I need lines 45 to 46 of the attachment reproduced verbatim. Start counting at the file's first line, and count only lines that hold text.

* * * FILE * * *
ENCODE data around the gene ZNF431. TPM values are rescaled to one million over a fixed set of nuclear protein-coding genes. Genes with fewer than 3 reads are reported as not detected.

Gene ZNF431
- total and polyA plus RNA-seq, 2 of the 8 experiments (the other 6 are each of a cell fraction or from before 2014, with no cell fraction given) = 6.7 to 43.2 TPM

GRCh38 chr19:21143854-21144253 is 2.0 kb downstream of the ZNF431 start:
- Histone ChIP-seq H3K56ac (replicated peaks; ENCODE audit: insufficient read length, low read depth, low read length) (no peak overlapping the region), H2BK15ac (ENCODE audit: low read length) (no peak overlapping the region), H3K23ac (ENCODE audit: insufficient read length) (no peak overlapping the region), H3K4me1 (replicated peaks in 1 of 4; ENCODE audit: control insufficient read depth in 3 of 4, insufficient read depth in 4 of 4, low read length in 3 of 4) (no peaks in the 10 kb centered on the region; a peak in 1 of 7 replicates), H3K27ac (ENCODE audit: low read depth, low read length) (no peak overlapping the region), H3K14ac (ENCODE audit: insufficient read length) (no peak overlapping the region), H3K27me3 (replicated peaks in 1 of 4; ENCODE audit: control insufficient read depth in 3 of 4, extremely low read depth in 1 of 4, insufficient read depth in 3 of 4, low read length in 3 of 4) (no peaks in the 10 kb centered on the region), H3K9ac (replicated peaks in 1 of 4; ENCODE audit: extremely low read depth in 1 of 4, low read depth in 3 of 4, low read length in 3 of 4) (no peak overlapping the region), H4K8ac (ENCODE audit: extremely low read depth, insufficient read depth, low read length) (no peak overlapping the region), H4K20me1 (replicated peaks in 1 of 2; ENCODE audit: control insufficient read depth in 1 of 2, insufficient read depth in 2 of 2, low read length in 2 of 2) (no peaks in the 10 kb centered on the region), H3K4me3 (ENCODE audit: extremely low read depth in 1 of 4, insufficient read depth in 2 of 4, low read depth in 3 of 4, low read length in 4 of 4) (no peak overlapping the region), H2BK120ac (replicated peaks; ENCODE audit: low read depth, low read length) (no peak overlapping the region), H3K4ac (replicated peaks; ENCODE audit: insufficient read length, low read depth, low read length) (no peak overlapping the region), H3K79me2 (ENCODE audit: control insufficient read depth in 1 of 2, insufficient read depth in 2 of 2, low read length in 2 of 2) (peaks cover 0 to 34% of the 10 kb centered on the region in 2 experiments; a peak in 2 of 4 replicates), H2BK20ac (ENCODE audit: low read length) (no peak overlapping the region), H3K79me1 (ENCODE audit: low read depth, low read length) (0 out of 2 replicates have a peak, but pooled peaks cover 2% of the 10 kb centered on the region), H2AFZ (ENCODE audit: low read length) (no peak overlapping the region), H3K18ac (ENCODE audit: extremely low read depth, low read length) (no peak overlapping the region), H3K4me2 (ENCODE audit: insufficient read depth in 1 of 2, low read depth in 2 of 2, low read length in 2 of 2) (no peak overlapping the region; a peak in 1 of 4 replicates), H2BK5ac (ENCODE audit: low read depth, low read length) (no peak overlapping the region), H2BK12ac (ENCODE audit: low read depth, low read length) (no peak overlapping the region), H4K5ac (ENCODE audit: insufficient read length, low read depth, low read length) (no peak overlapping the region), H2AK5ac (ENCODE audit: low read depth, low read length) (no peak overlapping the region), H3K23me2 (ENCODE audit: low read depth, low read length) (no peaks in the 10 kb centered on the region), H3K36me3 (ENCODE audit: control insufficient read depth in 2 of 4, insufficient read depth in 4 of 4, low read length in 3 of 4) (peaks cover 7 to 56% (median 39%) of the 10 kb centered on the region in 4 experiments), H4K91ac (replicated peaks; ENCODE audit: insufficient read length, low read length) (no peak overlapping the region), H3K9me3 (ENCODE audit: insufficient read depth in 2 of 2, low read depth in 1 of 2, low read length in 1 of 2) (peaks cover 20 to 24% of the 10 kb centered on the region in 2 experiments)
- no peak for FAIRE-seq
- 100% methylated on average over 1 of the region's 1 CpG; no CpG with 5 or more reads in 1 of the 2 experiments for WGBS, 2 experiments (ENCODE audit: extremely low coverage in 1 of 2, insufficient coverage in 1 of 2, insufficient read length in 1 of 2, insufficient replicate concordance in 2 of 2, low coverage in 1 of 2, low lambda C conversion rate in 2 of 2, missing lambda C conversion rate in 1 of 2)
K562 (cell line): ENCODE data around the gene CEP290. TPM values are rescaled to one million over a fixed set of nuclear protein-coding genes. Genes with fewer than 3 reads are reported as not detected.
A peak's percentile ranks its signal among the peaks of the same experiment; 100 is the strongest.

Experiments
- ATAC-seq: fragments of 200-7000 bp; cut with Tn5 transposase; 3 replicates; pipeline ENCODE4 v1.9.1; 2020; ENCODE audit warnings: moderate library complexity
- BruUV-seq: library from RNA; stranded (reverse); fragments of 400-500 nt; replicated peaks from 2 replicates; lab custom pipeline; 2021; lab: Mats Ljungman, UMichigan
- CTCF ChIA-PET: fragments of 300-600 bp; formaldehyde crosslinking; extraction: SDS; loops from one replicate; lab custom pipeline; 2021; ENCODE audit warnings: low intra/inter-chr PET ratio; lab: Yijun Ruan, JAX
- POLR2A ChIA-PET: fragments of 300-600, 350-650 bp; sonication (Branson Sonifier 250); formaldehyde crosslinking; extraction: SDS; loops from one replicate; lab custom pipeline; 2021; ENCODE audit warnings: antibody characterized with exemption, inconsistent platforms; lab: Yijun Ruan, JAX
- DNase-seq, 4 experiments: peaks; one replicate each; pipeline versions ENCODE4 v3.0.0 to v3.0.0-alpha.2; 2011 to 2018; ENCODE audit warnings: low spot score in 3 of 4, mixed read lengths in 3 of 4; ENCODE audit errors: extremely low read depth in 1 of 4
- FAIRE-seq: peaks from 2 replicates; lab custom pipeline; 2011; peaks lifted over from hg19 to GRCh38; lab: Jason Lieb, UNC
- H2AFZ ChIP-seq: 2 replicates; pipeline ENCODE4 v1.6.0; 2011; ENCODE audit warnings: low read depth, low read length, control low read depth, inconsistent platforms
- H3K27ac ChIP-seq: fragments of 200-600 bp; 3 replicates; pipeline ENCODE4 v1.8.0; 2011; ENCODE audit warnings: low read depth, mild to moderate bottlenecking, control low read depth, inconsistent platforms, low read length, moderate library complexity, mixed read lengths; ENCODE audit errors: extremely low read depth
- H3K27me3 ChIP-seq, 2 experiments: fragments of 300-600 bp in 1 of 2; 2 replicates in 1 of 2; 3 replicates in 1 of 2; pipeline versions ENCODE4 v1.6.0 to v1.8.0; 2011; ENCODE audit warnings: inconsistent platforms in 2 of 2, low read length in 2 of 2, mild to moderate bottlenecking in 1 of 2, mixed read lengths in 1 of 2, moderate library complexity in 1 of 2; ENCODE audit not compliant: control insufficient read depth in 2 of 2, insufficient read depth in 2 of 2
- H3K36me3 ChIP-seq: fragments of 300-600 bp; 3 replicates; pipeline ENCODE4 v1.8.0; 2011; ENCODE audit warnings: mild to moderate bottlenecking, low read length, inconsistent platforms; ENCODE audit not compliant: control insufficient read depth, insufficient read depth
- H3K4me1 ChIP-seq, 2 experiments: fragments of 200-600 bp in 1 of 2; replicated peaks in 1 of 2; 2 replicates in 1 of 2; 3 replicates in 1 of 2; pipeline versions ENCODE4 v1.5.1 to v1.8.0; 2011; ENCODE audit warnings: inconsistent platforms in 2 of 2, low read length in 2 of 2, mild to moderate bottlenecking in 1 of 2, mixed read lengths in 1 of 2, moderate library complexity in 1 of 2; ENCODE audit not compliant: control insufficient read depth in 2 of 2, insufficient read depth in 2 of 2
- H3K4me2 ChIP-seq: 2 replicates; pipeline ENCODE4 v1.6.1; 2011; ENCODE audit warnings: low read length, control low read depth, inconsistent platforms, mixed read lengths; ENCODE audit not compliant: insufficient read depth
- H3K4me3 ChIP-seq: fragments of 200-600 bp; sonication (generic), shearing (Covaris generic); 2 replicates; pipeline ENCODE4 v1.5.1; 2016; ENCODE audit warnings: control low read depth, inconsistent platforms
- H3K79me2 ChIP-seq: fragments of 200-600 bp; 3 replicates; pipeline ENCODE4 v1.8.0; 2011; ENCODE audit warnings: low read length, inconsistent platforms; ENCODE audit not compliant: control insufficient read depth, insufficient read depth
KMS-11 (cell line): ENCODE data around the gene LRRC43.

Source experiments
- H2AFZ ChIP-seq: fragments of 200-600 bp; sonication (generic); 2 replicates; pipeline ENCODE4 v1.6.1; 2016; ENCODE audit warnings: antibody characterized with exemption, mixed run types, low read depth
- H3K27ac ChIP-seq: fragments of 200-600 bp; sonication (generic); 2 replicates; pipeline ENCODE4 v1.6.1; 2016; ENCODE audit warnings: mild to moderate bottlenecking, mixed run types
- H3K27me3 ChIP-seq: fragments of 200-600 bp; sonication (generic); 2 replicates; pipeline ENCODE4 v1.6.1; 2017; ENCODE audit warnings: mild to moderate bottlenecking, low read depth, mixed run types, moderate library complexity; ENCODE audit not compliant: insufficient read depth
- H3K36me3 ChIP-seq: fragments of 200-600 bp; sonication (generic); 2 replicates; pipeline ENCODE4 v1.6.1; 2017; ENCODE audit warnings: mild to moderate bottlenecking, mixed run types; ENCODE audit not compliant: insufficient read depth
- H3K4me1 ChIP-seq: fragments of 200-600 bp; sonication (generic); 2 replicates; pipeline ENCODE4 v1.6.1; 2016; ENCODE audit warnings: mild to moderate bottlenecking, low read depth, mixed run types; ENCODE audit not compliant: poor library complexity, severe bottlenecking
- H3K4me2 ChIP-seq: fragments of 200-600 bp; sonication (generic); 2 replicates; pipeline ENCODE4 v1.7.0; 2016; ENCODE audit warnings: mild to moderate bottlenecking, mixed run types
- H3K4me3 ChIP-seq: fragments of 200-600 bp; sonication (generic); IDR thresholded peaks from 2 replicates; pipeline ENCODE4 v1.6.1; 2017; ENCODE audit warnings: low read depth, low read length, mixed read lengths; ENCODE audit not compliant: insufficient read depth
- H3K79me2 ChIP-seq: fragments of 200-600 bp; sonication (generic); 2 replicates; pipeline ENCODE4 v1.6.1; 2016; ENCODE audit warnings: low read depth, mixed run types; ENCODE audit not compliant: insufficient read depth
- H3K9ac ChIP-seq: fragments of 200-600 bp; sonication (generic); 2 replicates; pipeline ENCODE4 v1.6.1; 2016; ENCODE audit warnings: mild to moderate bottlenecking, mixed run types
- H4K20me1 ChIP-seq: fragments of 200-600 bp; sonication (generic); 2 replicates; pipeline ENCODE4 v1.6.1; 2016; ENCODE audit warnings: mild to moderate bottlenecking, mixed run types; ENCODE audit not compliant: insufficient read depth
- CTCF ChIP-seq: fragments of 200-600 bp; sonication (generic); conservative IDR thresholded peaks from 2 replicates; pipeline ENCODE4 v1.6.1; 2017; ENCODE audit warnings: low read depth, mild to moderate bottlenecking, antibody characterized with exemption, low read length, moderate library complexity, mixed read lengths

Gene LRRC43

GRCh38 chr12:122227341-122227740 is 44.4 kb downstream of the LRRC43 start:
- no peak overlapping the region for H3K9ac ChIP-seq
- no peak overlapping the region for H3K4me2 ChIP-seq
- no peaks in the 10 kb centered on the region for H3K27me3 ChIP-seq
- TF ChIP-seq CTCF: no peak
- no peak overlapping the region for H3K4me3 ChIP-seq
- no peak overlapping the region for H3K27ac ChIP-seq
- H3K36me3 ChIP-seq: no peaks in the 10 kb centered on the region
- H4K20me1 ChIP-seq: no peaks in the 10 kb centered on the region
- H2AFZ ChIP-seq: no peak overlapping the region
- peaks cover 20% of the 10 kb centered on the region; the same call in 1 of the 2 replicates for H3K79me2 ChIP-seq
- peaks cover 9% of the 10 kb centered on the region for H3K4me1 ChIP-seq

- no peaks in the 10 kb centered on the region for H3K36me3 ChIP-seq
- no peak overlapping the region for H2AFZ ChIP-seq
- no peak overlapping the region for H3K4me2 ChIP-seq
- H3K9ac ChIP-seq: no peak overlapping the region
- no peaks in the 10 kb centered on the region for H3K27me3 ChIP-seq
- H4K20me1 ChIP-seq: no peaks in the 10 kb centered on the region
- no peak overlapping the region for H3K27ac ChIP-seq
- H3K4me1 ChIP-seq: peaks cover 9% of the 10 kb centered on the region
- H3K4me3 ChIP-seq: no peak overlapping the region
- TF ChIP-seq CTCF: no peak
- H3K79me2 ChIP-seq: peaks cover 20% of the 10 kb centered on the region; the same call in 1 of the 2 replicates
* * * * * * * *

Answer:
- no peak overlapping the region for H3K27ac ChIP-seq
- H3K36me3 ChIP-seq: no peaks in the 10 kb centered on the region